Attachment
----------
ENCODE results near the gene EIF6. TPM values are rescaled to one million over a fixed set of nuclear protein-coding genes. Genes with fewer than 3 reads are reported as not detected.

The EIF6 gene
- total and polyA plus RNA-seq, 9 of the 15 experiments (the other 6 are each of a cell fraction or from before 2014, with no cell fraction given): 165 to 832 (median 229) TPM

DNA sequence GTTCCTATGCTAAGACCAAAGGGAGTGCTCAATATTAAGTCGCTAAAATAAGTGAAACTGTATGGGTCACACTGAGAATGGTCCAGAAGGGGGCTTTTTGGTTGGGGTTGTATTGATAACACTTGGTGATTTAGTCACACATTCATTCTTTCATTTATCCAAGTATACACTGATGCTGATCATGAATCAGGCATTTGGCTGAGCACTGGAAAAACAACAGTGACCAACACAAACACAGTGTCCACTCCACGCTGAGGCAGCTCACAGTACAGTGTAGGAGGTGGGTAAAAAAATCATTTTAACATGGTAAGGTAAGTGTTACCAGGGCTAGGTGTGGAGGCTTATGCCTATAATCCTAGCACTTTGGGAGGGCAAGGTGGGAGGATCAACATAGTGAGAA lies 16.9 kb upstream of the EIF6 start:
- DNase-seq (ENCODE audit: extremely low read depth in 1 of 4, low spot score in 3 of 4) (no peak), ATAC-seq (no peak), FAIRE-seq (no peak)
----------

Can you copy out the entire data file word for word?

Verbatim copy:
ENCODE results near the gene EIF6. TPM values are rescaled to one million over a fixed set of nuclear protein-coding genes. Genes with fewer than 3 reads are reported as not detected.

The EIF6 gene
- total and polyA plus RNA-seq, 9 of the 15 experiments (the other 6 are each of a cell fraction or from before 2014, with no cell fraction given): 165 to 832 (median 229) TPM

DNA sequence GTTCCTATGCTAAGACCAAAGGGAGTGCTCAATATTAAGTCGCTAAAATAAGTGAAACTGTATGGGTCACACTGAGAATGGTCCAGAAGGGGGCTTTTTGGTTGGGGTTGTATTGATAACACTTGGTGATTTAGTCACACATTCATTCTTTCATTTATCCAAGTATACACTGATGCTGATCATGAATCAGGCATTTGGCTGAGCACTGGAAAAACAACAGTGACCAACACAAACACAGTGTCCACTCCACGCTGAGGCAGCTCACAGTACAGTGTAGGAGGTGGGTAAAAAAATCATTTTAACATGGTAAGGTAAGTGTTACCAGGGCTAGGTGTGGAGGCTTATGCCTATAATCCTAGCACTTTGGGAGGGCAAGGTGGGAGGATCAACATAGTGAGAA lies 16.9 kb upstream of the EIF6 start:
- DNase-seq (ENCODE audit: extremely low read depth in 1 of 4, low spot score in 3 of 4) (no peak), ATAC-seq (no peak), FAIRE-seq (no peak)